And yet, I am not in the same place that I was. It is true that I am at a starting line that resembles some starting lines of my past, but the course is entirely different. It is wider now, and my muscles are more pumped. In a way, there are certain cyclical repetitions we go through our lives. But we like the repetitions that make us happy and dread at the repetitions that make us sad. But such is life. Just like the trees shedding their leaves and regrowing them anew, we too have to shed our shelters as we circle the sun. But as we partake in this annual ritual, our spheres of motion get bigger. And just like the trees growing limbs so far up the trunk that they become permanent, we too acquire stars that become a permanent feature of our lives. And through these repetitions with the support of our permanent stars, we too become stronger, to the point where the next time we find ourselves at the starting line, we are up for the challenge with new rigour. And sometimes, that is all it takes.

I have been following the protests this time, and so far, I have been disappointed. But a ray of hope entered my irises as I saw the news last night. The students want to continue their movement until they see concrete actions. They are not going to disperse upon hearing the promise of change anymore. And just like that, what seemed like the echo of Bastille or the whisper of Red October, turned into the cigar-smoking face of Che, as he foresaw the Cuban revolution.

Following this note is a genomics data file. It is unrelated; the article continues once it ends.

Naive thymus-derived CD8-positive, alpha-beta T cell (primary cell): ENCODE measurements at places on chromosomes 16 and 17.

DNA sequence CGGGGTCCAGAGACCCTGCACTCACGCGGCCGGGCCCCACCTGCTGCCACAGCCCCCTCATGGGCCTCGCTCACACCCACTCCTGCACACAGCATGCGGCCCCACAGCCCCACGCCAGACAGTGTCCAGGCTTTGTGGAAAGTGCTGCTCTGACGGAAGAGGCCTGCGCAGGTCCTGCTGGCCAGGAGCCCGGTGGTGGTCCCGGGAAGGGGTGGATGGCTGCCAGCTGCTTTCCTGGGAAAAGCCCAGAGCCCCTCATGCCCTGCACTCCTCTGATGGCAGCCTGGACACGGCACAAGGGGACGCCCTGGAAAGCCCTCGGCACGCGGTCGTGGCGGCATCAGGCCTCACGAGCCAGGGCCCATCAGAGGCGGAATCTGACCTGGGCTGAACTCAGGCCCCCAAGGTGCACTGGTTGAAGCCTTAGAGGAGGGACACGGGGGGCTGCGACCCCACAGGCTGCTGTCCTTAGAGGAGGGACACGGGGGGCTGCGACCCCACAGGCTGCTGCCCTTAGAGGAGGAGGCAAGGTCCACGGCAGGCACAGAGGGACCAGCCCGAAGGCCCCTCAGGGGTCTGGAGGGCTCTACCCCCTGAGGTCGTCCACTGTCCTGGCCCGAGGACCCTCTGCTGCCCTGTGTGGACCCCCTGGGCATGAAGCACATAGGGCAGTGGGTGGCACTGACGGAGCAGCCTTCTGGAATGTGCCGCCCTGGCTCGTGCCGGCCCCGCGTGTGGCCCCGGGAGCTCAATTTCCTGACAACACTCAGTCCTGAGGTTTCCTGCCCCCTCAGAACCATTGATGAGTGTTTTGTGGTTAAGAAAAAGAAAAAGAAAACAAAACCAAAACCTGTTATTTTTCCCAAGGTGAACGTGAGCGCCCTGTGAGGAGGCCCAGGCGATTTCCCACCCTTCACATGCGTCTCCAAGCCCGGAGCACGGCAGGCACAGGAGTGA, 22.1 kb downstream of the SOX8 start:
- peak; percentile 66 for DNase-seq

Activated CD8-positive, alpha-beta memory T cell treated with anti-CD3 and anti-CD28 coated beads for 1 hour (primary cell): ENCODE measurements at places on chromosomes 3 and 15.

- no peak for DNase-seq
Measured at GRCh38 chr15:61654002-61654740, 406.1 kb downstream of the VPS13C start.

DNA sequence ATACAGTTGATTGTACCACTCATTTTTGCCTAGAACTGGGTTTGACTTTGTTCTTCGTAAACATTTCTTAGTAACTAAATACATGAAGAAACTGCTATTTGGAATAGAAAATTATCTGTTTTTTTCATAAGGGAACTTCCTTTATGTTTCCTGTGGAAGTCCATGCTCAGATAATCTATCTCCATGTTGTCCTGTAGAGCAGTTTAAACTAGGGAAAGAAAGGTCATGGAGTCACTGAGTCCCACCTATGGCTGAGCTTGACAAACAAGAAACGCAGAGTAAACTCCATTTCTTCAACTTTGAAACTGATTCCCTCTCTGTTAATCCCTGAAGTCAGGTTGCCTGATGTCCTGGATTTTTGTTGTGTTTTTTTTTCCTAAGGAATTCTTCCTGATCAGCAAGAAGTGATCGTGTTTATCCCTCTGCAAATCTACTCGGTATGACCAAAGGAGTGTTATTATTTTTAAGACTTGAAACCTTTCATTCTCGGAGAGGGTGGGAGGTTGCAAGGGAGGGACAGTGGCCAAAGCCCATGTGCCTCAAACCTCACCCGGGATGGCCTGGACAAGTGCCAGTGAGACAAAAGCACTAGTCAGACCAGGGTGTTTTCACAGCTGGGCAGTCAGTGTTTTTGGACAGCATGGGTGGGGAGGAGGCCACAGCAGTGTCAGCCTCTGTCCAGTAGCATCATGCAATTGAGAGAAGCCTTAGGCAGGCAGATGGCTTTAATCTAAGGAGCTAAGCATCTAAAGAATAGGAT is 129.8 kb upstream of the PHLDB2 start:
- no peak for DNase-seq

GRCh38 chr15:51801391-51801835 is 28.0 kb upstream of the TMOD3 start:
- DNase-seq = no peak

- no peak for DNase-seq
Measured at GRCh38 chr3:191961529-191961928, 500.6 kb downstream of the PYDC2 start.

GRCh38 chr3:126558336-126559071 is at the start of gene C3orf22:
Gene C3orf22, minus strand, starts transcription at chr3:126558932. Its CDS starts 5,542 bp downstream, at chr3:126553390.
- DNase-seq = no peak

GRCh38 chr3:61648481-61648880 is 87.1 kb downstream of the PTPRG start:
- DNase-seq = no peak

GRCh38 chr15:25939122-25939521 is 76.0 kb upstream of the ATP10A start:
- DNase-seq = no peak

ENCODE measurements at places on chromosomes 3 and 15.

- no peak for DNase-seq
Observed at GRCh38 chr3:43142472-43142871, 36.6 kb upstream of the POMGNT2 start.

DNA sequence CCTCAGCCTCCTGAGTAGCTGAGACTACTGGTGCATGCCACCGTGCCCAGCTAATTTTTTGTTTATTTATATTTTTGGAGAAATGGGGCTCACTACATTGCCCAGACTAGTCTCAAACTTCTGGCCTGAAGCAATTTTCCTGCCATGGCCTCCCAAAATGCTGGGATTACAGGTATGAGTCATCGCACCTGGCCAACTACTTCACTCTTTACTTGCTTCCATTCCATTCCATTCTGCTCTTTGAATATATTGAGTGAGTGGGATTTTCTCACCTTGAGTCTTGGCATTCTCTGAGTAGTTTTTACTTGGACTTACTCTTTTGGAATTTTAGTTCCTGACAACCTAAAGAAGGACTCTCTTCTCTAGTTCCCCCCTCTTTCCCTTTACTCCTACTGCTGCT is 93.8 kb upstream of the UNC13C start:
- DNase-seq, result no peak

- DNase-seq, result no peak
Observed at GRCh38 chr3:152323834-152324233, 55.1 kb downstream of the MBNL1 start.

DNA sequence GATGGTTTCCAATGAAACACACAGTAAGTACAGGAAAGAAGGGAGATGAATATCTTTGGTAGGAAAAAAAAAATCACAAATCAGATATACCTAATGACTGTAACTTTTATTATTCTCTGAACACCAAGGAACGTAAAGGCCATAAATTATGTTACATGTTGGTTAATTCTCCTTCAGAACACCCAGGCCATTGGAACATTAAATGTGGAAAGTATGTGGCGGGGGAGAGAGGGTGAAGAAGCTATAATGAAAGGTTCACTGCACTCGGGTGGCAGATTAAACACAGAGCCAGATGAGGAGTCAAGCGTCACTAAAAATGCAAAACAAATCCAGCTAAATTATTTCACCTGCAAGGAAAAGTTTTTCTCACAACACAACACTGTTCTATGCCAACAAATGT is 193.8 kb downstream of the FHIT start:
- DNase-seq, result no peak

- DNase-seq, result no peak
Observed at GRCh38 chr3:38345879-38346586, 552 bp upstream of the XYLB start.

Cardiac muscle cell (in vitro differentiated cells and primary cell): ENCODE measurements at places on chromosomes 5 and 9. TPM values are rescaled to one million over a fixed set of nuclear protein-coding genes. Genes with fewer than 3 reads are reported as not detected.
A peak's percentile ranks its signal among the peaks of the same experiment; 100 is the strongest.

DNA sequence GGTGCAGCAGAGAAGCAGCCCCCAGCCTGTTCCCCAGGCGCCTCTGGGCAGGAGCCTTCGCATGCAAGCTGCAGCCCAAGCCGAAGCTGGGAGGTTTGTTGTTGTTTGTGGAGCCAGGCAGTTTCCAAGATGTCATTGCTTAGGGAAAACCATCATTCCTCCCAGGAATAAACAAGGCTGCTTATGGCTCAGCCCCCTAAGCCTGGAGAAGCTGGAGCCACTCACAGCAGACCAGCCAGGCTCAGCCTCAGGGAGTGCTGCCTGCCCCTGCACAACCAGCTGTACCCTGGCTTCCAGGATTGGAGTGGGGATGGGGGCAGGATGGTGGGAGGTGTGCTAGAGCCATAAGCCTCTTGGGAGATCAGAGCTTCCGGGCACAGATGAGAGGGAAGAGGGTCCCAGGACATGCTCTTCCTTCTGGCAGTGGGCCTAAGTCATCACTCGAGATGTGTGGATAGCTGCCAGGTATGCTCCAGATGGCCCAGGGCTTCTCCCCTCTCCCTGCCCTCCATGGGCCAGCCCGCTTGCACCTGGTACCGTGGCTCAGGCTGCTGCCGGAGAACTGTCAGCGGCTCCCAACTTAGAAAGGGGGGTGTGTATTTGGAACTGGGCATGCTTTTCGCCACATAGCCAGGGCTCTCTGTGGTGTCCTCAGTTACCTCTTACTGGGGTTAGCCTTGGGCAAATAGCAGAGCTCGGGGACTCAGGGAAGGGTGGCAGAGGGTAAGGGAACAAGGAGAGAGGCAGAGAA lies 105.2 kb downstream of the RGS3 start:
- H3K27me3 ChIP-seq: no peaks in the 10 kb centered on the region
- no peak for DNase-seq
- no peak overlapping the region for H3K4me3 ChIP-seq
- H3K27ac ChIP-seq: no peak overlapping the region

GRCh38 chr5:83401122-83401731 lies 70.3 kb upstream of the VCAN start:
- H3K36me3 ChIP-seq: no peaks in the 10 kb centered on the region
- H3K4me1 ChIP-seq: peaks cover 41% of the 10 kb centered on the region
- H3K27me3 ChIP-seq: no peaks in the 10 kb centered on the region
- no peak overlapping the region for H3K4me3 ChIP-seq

I, too, have been surprised at my own strength. A breakdown like this would have crippled me a couple of years back. But due to my lucky star, and the almighty above, I have found in me a strength that I could never have guessed was hidden within me. As Camus said, “In the midst of winter, I found there was, within me, an invincible summer.”

So, that’s what ageing means to me. It means that we will find ourselves at the starting line over and over again, and that’s okay. Because each time we will be stronger, with our companions beside our side. And on some lucky day, while we are running the course of this race, we might just reach the ultimate finish line.

I’m not saying that I have acquired all the strength or resilience needed to live for the rest of my life. I’m not saying that the student protests would be a complete success. But whatever we gather from here, it will act as fuel for us in the future. And one of these days, we will all reach our finish lines.

As Sam Esmail said in Mr Robot, “Every day we change the world. But to change the world in a way that means anything, that takes more time than most people have. It never happens all at once.”

So, as we gather these small victories, we march forward. And the next time there is a repeat of 2018, I know that both myself and the world would be in a better place.

I’m back where it all started, a place where, as the skies turned white, I got a glimpse of the future. November has barely ended, but Dhaka has been getting colder, which is unusual for a country as hot as ours. Who knows if there will be snowfall this year, a blanket of pure white to wash away the dark?

Wouldn’t that be a sight?

Nafis Shahriar has previously published an essay with TWI, alongside a bunch of essays in Dhaka Tribune. He has also published two pieces of flash fiction and one short story in a local anthology. He currently works as an apprentice sub-editor at Dhaka Tribune.